Photo: C. Stanley Photography
It seems like we can pay anybody to do anything for us now a days. Need your lawn mowed? There’s somebody for that. Need your errands run? There’s somebody for that. Even if you need somebody to get you a new razor there’s somebody for that. We have resume writers, college application coaches, and those that will help you break-up with your significant other.
So it’s not too much of a stretch that somebody out there would be willing to write your suicide note. That is the premise of Andrew Hinderaker’s “Suicide, Incorporated”. The self-proclaimed tragicomedy caps off the No Rules Theatre Company’s 2011-2012 season as well as their residence at the H-Street playhouse, which will be closing in 2013. With Suicide Inc, No Rules continues to bring fresh, new perspectives to familiar subjects in our lives.
Despite the morbid mission of the office, Suicide Inc’s CEO Scott (Joe Isenberg) aggressively runs the establishment like it was any other brick and mortar establishment. Scott takes advantage of those on the edge, teetering between living and ending it all, using his client’s vulnerability for a quick buck. He advises employees to, “Knock him further ’til he knows he cannot do this without your help.” Scott’s constant shadow boxing and loud retorts paints him as a man in constant motion, either driven by the need for success or running from something else in his life.
Opposed to all of this is Scott’s new hire Jason (Brian Sutow). A former greeting card writer, he recently left his job to work at a suicide prevention call center and goes undercover to undermine Scott’s business, hoping to help the very people who are being exploited. However it is not as easy as Jason originally hoped. Haunted by demons from his past, Jason struggles not to fall into the same pit as his clients. He should have used a https://circadianoptics.com/ light therapy lamp to reduce those horrible feelings and thoughts.
A solid supporting cast rounds out the all-male ensemble including Perry (Adam Downs), Scott’s cheery and eclectic underling who has a love for pastels and pens. Spencer Trinwith is a venerable scene-stealer as Jason’s client Norm. Trinwith takes every opportunity to show off his acting chops in the roles of a man with failed marriage thinking about making the ultimate decision with his life.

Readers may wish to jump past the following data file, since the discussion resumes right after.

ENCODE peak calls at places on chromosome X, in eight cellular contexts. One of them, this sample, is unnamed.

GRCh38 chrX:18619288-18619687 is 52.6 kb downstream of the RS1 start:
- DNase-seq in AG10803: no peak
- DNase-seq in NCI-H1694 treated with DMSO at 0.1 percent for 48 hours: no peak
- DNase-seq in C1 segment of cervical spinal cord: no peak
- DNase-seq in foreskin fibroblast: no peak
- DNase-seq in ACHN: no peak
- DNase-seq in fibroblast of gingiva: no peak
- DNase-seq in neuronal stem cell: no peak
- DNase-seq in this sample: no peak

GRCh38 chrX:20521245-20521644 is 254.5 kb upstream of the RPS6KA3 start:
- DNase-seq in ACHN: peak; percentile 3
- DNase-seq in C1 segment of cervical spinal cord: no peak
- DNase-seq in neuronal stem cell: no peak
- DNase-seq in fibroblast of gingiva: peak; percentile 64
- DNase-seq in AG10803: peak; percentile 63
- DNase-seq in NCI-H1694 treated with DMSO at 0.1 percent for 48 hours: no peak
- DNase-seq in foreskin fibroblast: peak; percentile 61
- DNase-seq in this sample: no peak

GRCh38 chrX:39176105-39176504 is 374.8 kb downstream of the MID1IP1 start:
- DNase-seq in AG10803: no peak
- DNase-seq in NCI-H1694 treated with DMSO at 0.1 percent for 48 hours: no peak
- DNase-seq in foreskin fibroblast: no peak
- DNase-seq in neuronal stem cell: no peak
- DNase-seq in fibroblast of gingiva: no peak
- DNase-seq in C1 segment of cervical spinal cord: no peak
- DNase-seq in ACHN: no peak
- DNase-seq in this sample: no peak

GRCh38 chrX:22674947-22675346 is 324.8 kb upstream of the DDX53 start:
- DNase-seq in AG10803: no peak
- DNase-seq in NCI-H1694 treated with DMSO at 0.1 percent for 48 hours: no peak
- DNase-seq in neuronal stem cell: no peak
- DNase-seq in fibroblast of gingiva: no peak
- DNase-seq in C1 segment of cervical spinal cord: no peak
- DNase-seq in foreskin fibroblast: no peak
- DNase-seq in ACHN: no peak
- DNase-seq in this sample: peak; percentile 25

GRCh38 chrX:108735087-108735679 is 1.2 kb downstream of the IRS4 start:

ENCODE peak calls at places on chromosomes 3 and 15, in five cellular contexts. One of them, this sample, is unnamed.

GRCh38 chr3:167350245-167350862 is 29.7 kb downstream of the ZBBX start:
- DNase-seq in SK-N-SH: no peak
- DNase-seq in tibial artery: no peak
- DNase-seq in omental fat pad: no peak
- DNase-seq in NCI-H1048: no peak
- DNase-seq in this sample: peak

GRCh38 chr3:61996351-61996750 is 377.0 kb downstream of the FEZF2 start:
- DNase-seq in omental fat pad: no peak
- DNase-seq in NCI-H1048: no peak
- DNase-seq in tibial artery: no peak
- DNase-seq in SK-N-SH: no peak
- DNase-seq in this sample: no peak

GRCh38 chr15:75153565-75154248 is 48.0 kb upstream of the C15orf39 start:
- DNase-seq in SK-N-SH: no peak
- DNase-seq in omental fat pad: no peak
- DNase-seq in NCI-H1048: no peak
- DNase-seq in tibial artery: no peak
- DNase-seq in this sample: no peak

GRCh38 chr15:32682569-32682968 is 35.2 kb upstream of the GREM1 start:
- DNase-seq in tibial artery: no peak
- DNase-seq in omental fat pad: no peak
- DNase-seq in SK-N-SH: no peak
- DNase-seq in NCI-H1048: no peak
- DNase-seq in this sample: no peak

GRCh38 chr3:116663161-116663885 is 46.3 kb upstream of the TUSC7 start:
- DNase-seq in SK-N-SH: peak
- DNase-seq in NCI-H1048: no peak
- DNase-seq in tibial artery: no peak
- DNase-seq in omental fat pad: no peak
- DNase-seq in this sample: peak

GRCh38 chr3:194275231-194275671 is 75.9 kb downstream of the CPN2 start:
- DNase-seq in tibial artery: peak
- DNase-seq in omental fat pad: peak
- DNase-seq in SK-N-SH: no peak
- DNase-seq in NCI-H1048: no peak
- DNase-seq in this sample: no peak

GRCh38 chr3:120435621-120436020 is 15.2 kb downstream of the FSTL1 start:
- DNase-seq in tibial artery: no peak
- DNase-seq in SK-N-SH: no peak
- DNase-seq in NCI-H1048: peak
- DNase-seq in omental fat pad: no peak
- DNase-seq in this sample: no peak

Director Josh Morgan keeps the action tight and the pace quick with powerful drum riffs that button up every scene in the intermission-less 80 minute production. Scenes still pack a punch without dragging into heavy drama.
Hinderaker tackles society’s secret problem of suicide with a fresh view. Instead of hitting us over the head with common symptoms and the clichéd morale that life is worth living, he explores what it is about the human condition that sees so many suicides happen and why for many it is a silent struggle. There were some plot points I saw coming but the show throws enough curves to keep the audience on its toes.
The idea of a service that writes suicide points out a tragic irony in our society: we are happy to ask for help in just about anything in life, but when it comes to depression and suicide it is a burden we often bare by ourselves.
No Rules Theatre Company’s production of Suicide, Incorporated performs through June 23rd at the H Street Playhouse, located at 1365 H Street NE, Washington, DC 20002. Closest Metro stop: Union Station (Red Line). For more information call 336-462-9182.